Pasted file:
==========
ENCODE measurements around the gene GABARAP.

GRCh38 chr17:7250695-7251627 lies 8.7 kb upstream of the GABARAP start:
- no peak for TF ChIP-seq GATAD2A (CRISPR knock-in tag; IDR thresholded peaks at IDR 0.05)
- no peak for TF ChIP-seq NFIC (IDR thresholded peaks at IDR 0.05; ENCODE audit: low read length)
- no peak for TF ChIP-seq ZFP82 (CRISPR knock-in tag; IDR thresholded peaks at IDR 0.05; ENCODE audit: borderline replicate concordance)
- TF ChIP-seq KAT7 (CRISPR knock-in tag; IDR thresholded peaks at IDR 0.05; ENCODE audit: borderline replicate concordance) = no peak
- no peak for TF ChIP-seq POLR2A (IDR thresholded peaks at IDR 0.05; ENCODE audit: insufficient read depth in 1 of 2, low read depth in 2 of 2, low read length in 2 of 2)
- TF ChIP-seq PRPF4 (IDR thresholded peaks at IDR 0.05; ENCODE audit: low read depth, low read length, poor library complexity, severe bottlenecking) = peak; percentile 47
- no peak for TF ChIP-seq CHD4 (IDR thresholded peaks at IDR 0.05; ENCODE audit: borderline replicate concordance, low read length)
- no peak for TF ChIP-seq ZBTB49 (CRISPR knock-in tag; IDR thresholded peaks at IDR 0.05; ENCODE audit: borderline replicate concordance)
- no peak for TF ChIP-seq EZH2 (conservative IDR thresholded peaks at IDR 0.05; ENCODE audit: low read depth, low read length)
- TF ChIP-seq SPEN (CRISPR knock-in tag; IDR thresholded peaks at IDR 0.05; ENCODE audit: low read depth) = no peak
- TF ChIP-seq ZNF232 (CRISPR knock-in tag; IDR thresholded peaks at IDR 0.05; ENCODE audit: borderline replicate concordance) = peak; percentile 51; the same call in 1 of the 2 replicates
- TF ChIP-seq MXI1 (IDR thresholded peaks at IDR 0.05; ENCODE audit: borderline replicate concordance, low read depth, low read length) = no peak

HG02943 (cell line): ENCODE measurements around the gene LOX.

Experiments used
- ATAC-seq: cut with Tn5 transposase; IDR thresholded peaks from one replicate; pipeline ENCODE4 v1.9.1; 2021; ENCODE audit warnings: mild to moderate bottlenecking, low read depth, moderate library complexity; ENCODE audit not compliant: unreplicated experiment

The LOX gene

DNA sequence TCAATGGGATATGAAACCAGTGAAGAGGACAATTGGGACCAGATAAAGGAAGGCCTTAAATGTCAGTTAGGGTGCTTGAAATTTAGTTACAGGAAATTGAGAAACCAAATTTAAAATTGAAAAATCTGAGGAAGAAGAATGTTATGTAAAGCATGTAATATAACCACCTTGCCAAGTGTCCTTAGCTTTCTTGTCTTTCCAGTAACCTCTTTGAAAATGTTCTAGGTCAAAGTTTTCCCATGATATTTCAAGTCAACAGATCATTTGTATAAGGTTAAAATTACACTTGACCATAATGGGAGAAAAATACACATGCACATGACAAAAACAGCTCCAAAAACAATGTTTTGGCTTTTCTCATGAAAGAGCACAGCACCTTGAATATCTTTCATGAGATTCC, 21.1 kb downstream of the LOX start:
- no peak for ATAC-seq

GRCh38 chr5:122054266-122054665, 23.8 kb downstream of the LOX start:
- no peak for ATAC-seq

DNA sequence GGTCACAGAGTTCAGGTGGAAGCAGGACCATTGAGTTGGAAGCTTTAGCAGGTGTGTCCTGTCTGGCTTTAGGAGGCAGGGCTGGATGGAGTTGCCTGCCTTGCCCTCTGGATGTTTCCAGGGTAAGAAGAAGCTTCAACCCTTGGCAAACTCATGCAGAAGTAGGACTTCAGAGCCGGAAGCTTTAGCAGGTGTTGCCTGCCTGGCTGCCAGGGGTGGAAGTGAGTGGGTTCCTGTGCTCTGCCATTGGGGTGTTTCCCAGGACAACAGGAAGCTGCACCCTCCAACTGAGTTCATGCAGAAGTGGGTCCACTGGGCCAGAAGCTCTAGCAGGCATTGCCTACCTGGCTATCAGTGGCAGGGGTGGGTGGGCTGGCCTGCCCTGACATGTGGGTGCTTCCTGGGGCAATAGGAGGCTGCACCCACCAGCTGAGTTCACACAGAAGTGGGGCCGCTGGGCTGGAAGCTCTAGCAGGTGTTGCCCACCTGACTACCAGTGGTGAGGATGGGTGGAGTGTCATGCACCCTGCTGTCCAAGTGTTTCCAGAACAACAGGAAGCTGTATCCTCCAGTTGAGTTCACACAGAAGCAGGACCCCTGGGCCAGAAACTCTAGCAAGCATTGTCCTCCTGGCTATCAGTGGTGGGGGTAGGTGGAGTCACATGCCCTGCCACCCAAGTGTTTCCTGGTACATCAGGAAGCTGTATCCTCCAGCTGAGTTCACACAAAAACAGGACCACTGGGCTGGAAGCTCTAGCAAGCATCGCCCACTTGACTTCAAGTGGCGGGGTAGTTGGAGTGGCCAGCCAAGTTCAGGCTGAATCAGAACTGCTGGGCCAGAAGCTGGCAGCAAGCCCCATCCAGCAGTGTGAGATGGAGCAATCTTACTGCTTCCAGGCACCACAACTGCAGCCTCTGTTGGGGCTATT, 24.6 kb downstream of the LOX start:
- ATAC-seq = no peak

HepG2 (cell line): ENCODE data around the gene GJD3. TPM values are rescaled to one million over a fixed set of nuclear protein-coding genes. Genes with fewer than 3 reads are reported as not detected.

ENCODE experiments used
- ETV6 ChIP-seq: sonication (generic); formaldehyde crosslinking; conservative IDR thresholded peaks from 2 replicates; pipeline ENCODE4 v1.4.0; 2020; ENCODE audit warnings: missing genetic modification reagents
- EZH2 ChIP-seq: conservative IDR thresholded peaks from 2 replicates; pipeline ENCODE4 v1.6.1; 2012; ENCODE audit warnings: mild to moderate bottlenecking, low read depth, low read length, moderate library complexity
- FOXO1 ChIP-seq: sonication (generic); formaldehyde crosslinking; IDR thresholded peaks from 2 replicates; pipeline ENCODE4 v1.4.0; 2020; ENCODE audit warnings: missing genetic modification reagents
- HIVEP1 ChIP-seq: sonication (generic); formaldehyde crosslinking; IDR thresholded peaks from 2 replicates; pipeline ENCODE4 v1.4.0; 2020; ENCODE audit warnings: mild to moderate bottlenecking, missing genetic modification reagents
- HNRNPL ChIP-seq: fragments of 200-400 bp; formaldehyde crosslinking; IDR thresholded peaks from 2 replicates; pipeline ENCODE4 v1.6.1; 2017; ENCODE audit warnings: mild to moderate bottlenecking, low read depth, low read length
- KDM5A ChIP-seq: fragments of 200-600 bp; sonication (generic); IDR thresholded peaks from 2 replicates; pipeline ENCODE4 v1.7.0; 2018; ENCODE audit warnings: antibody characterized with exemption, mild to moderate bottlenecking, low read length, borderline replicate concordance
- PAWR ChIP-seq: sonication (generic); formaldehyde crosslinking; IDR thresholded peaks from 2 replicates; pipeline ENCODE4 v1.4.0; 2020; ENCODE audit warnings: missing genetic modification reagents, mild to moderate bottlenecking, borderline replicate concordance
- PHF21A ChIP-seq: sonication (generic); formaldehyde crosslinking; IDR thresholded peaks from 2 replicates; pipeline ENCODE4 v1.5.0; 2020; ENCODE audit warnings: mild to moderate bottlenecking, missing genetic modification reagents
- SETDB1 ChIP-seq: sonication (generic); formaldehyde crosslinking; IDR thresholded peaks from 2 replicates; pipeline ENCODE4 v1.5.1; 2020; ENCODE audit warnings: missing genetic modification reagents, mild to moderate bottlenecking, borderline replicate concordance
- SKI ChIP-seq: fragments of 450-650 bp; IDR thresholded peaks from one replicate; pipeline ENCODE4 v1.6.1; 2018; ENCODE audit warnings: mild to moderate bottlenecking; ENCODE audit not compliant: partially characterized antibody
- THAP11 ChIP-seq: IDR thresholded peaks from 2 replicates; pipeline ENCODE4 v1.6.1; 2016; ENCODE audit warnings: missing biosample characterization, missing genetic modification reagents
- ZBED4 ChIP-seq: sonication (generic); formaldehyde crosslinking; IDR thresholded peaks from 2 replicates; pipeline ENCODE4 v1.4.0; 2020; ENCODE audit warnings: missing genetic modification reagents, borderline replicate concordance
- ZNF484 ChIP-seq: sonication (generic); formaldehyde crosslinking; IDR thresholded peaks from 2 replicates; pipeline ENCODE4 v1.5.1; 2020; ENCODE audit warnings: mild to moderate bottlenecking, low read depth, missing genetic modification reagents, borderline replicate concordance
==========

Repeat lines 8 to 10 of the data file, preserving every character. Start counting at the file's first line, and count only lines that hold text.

- TF ChIP-seq PRPF4 (IDR thresholded peaks at IDR 0.05; ENCODE audit: low read depth, low read length, poor library complexity, severe bottlenecking) = peak; percentile 47
- no peak for TF ChIP-seq CHD4 (IDR thresholded peaks at IDR 0.05; ENCODE audit: borderline replicate concordance, low read length)
- no peak for TF ChIP-seq ZBTB49 (CRISPR knock-in tag; IDR thresholded peaks at IDR 0.05; ENCODE audit: borderline replicate concordance)